Article Text

G359(P) Childhood deaths attributable to invasive pneumococcal disease in england and wales, 2006–2014
  1. G Oligbu1,
  2. S Collins2,
  3. CL Shepherd2,
  4. NK Fry2,
  5. M Slack2,
  6. R Borrow3,
  7. S Ladhani1,2
  1. Paediatric Infectious Disease Research Group, St. George’s University of London, UK
  2. Public Health England, London, UK
  3. Public Health England, Manchester, UK


Background Pneumococcal conjugate vaccines (PCV) are highly effective in preventing invasive pneumococcal disease (IPD) but deaths due to IPD still occur. We aimed to describe children who died of IPD since PCV introduction in England and Wales. Methods Public Health England conducts enhanced IPD surveillance in England and Wales. IPD cases in PCV-eligible children aged <5 years (born since 04 September 2004 and diagnosed between 04 September 2006 and 03 September 2014) were actively followed-up by postal questionnaires and, for fatal cases, detailed information was requested prospectively from multiple sources.

Results During the 8 year period, there were 3146 IPD cases and 150 IPD-related deaths (case fatality rate, 4.8%). Overall, 132 isolates from fatal cases were serotyped (88%) and 35 distinct serotypes were identified, with no serotype predominance. Most deaths occurred in <1 year-olds (88/150, 59%) and one year-olds (36/150, 24%). One-third (53/150, 35%) had a known risk factor for IPD. Clinical presentation varied with age but not by serotypes in the different conjugate vaccines. Meningitis was diagnosed in nearly half the fatal cases (71/150, 47%). IPD-related mortality-rate declined after PCV7 introduction from 1.25/100,000 children in 2006/07 to 0.60/100,000 in 2009/10, with a further reduction following PCV13 introduction from April 2010 to 0.39/100,000 in 2013/14 (14 deaths; IRR, 0.31; 95% CI, 0.16–0.61; p=0.0003), when most deaths were due to non-vaccine serotypes or in neonates.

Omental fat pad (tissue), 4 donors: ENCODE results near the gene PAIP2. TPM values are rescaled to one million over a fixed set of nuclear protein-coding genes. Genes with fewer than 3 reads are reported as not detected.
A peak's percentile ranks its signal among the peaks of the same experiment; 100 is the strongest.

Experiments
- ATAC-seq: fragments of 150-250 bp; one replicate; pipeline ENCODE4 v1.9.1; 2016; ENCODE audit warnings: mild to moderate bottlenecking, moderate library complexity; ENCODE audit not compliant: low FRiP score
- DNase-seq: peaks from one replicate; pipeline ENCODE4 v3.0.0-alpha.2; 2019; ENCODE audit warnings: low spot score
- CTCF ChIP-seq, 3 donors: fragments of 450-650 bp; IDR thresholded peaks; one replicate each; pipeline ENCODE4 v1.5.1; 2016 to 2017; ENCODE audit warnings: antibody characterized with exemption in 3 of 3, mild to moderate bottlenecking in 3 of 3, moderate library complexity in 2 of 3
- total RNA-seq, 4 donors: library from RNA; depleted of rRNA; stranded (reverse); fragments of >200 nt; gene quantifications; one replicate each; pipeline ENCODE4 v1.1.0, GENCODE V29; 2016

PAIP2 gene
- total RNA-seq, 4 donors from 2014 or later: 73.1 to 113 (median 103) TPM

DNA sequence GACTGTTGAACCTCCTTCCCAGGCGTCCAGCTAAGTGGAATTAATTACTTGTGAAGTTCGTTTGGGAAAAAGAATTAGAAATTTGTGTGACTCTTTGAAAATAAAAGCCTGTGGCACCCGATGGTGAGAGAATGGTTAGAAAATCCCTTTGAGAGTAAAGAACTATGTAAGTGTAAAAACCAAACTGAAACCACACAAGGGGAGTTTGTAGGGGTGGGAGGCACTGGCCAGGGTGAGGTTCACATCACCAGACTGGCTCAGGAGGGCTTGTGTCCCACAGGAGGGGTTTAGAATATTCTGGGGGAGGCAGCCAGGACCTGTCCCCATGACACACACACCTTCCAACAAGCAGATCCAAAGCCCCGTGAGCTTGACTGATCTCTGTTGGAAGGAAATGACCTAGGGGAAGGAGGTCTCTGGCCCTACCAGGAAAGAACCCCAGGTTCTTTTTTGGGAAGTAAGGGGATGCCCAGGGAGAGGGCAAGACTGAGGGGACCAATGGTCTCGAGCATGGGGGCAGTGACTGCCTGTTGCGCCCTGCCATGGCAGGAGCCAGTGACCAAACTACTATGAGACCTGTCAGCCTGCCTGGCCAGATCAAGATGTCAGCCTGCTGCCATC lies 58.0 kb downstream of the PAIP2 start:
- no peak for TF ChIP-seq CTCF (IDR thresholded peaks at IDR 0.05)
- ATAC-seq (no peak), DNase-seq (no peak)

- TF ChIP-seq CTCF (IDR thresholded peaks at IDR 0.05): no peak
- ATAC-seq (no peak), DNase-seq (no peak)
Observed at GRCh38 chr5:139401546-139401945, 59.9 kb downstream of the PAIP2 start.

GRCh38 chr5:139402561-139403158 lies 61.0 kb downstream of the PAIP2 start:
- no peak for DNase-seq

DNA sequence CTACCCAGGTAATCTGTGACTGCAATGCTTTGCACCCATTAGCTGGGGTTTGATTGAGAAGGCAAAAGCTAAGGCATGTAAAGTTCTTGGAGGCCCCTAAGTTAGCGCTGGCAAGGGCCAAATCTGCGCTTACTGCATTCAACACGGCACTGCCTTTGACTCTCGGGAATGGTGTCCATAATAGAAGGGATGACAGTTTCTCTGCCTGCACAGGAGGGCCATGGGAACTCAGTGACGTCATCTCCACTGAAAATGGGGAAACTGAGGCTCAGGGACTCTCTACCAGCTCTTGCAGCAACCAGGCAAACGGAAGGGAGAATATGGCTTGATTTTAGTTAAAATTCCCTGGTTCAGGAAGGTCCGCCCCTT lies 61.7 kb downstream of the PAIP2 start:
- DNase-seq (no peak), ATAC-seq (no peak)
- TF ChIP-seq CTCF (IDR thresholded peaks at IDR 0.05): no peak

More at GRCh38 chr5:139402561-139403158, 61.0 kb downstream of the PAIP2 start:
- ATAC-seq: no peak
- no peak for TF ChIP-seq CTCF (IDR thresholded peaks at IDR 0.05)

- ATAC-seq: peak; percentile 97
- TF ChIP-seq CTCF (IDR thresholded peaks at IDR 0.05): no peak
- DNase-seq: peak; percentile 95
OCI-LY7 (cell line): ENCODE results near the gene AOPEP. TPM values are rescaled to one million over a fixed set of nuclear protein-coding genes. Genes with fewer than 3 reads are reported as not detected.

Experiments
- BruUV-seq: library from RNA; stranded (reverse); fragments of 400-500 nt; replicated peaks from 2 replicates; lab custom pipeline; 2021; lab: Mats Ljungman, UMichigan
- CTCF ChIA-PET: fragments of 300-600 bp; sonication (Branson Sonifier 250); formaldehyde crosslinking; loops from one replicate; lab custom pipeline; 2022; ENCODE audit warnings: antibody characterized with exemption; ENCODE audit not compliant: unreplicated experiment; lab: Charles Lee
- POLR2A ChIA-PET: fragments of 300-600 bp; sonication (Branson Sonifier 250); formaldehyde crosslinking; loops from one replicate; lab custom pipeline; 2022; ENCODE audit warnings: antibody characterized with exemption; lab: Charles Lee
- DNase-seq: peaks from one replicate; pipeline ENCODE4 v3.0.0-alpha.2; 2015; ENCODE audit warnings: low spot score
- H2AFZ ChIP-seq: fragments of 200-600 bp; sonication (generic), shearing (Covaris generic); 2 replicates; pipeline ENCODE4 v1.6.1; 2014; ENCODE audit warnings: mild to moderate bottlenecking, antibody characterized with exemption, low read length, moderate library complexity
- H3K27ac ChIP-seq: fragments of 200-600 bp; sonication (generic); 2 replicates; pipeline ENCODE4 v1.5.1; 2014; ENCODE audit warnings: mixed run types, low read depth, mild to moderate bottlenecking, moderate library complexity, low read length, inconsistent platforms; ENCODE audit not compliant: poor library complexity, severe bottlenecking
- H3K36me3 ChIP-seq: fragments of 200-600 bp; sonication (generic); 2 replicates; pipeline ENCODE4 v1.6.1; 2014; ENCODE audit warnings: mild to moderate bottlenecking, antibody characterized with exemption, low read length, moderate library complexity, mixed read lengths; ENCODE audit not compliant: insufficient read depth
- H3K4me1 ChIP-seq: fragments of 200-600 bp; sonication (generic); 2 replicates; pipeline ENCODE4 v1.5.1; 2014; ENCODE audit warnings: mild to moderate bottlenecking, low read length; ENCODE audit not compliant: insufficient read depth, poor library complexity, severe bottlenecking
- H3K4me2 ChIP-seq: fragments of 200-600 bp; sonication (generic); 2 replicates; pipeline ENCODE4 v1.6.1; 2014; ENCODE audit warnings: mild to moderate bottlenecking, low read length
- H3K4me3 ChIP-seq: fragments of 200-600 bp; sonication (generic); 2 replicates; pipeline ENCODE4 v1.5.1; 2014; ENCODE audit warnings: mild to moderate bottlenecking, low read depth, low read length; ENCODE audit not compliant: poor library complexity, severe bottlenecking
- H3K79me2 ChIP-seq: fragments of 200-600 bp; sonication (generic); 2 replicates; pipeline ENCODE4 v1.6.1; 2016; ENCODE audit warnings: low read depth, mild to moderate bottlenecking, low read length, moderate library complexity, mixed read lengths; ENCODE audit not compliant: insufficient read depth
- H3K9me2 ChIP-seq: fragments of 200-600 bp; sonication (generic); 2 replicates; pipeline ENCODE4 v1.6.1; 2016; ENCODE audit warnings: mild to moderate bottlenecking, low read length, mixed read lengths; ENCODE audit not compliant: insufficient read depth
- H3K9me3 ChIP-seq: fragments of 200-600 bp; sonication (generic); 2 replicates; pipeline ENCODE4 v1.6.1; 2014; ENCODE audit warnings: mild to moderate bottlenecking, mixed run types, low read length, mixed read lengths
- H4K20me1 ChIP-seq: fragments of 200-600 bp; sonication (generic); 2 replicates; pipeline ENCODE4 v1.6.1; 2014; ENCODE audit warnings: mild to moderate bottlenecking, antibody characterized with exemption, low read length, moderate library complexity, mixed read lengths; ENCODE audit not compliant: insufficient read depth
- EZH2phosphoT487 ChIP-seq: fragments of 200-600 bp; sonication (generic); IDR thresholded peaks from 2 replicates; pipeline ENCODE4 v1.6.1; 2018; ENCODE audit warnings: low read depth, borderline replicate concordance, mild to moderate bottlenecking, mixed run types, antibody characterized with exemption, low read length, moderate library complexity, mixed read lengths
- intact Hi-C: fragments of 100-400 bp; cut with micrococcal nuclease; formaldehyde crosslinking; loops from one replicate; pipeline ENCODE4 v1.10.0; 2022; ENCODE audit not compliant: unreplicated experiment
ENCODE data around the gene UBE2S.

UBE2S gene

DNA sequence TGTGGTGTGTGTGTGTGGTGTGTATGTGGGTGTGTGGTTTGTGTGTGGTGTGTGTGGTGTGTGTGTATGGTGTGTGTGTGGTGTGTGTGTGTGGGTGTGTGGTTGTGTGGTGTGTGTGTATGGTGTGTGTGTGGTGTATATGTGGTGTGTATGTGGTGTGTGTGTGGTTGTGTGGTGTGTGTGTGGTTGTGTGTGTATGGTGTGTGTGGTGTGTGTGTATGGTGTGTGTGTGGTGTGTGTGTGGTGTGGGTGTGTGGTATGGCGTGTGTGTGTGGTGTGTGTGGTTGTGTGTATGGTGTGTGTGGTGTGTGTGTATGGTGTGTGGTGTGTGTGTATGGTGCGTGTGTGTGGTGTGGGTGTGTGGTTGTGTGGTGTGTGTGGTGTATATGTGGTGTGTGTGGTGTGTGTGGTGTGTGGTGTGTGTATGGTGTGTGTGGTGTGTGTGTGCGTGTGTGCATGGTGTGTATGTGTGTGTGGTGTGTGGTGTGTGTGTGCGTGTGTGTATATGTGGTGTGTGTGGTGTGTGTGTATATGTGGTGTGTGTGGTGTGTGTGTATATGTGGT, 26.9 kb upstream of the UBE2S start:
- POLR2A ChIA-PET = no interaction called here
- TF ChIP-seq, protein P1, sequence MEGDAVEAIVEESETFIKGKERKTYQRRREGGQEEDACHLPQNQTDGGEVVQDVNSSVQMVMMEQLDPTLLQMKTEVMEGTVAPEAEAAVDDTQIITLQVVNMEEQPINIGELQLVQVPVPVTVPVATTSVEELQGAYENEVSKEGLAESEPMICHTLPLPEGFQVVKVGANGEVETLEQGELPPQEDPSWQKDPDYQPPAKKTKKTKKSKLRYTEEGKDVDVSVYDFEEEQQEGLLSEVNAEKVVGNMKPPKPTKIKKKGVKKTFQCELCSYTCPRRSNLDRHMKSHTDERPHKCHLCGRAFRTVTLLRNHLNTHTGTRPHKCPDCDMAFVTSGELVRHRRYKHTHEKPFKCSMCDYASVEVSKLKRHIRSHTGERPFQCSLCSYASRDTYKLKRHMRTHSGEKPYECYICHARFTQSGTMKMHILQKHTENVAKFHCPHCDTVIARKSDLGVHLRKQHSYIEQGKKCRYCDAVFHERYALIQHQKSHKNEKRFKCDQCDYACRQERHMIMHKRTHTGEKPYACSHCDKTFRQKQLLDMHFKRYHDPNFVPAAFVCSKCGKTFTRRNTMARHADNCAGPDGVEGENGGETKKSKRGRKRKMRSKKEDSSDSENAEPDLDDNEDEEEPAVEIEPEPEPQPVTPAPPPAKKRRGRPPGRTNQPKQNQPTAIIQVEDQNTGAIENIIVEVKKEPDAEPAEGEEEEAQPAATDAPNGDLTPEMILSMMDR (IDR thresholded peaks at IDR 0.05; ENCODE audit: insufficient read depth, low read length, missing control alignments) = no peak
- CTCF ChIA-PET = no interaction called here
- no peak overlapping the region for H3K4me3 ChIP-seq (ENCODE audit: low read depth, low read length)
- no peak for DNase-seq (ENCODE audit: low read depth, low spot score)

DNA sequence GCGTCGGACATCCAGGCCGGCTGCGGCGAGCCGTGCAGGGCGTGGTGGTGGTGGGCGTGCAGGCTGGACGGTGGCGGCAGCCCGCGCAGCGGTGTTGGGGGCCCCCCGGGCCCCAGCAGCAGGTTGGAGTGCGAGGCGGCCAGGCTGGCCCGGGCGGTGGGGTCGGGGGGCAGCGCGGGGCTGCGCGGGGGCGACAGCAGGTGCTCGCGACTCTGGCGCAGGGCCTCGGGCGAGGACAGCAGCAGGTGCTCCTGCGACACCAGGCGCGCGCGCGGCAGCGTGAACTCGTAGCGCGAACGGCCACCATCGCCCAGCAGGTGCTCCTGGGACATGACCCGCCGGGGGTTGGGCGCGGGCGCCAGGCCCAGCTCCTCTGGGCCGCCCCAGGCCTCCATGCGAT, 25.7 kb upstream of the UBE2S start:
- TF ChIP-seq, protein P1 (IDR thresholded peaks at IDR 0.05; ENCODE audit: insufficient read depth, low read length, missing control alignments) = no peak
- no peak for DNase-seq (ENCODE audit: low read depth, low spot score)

Conclusions Most fatal IPD cases are currently not vaccine-preventable. Additional strategies will be required to reduce childhood pneumococcal deaths in countries with established pneumococcal vaccination programmes.

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